Rocket (arugula)

Can rabbits eat rocket (arugula)?

Rabbits can eat rocket (arugula) safely as part of a healthy, hay-based diet. An adult rabbit can be fed about a handful of rocket a day.

In the summer, I love having salad to accompany a barbeque. There’s something refreshing about the mix of salad leaves and other food. 

But not all salad… let’s face it, iceberg lettuce is a bit dull. I prefer rocket (also known as arugula). The peppery taste from the dark green leaves is just more interesting, livening up a dish. And not just in salads – I also love it on pizzas.

But will your rabbit also love rocket? And even if your bunny does, is it good or safe for them?

Can rabbits eat arugula? Can rabbits eat rocket?

Rabbits can eat arugula, also called rocket. Rocket, or arugula, is safe to feed to bunnies as part of a varied diet mainly based on hay. Rocket provides a variety of essential vitamins and minerals, and with other vegetables and hay is part of a healthy diet for a rabbit. A daily portion is about a handful of rocket for a medium sized rabbit.

How much rocket should I give my rabbit?

As with most leafy greens and vegetables, about a handful of rocket (or two cups) is enough for a mature rabbit of about 6lb, as part of a daily diet based mainly on hay.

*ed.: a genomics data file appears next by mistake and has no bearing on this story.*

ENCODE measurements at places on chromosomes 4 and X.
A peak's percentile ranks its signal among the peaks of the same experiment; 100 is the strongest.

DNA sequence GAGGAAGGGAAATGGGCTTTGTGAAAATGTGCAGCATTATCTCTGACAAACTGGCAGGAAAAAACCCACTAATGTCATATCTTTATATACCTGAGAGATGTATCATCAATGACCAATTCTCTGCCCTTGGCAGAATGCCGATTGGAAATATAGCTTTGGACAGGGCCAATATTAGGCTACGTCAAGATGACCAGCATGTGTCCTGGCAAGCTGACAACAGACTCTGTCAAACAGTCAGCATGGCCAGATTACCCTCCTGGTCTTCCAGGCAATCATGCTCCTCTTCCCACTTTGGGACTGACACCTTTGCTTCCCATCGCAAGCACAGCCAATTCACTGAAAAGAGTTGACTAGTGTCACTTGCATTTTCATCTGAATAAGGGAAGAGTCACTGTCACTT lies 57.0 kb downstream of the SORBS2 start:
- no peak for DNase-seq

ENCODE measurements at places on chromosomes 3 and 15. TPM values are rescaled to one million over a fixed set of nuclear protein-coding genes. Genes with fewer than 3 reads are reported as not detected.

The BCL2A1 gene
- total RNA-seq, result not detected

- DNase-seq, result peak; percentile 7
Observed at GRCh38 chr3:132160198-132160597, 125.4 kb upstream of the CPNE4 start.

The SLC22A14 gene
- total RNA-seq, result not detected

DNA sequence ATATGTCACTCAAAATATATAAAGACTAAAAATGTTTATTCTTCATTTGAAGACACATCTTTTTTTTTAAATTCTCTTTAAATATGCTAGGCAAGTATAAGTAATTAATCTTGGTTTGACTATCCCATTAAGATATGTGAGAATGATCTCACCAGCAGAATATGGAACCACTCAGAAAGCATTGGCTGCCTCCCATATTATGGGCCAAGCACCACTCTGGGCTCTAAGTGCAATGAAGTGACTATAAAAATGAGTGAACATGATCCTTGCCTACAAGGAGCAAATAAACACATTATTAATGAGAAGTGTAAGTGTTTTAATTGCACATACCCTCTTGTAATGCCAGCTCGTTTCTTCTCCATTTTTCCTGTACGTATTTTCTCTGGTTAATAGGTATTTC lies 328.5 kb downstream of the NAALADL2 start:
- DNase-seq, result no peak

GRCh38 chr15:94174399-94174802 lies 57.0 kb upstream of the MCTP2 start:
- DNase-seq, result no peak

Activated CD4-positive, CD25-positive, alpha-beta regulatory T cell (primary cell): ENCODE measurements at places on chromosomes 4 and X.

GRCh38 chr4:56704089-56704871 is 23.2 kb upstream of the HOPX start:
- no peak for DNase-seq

Younger rabbits will need less. And if your bunny is under one year old, you can start introducing them to the delights of arugula from about 12 weeks. It’s a good idea to introduce greens one at a time to ensure that their developing digestive systems can adjust to the new food. 

It’s also a good idea to rotate which vegetables and greens you feed your rabbit. The variety is good for their diet and health, ensuring your rabbits get all the minerals and vitamins they need.

It also makes sure that they don’t get too much if a particular vegetable is high in one mineral or vitamin.

Why is rocket good for rabbits?

Rocket (or arugula) is good for rabbits because it contains a variety of minerals and vitamins. For example, it contains vitamins A, E and K, which rabbits need from their diet (though vitamin A is also found in hay, which should always be the main part of the diet).

Rocket is also high is vitamin C, but this is less useful for rabbits, as their bodies can produce this by themselves.

Minerals are also vital for rabbit health. For example, phosphorus is involved in energy metabolism (how the body converts food into energy for muscles), and magnesium is needed for bone structure. 

And the moisture content is also helpful – rabbits require a lot of water, either through drinking it or it naturally occurring in their food.  

Rocket as part of the diet helps ensure your rabbit has all the right vitamins and minerals they need.

IngredientAmount per 100g of rocket
Calories122 kJ; 29 kcal
Fat< 0.5g
Folic Acid170µg
Vitamin A119µg; 2373 IU
Vitamin C15mg
Vitamin E0.43mg
Vitamin K108.6µg
Ingredients in Rocket (arugula)

Are there any concerns about feeding rocket to rabbits?